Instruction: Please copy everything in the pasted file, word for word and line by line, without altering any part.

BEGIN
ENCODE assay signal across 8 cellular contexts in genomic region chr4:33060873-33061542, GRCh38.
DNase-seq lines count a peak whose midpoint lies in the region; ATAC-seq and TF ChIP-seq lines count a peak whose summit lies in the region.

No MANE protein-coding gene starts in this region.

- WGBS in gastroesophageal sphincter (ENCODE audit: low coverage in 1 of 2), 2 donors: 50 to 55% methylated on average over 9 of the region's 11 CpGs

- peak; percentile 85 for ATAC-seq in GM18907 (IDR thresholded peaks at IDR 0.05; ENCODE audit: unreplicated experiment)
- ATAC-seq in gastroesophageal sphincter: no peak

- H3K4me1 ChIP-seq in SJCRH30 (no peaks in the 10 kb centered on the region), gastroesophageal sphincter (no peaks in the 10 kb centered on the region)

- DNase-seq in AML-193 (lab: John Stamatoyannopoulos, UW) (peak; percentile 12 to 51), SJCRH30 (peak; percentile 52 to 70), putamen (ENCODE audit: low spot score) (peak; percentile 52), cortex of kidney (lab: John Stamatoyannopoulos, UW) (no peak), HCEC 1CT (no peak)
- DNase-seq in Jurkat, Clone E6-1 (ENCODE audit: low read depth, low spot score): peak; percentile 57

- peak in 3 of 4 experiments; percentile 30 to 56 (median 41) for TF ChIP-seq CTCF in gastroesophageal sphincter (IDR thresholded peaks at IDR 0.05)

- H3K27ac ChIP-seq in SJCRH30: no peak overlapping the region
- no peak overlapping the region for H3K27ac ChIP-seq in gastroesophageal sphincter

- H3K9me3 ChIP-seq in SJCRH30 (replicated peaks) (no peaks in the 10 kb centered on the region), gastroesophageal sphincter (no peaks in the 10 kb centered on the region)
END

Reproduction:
ENCODE assay signal across 8 cellular contexts in genomic region chr4:33060873-33061542, GRCh38.
DNase-seq lines count a peak whose midpoint lies in the region; ATAC-seq and TF ChIP-seq lines count a peak whose summit lies in the region.

No MANE protein-coding gene starts in this region.

- WGBS in gastroesophageal sphincter (ENCODE audit: low coverage in 1 of 2), 2 donors: 50 to 55% methylated on average over 9 of the region's 11 CpGs

- peak; percentile 85 for ATAC-seq in GM18907 (IDR thresholded peaks at IDR 0.05; ENCODE audit: unreplicated experiment)
- ATAC-seq in gastroesophageal sphincter: no peak

- H3K4me1 ChIP-seq in SJCRH30 (no peaks in the 10 kb centered on the region), gastroesophageal sphincter (no peaks in the 10 kb centered on the region)

- DNase-seq in AML-193 (lab: John Stamatoyannopoulos, UW) (peak; percentile 12 to 51), SJCRH30 (peak; percentile 52 to 70), putamen (ENCODE audit: low spot score) (peak; percentile 52), cortex of kidney (lab: John Stamatoyannopoulos, UW) (no peak), HCEC 1CT (no peak)
- DNase-seq in Jurkat, Clone E6-1 (ENCODE audit: low read depth, low spot score): peak; percentile 57

- peak in 3 of 4 experiments; percentile 30 to 56 (median 41) for TF ChIP-seq CTCF in gastroesophageal sphincter (IDR thresholded peaks at IDR 0.05)

- H3K27ac ChIP-seq in SJCRH30: no peak overlapping the region
- no peak overlapping the region for H3K27ac ChIP-seq in gastroesophageal sphincter

- H3K9me3 ChIP-seq in SJCRH30 (replicated peaks) (no peaks in the 10 kb centered on the region), gastroesophageal sphincter (no peaks in the 10 kb centered on the region)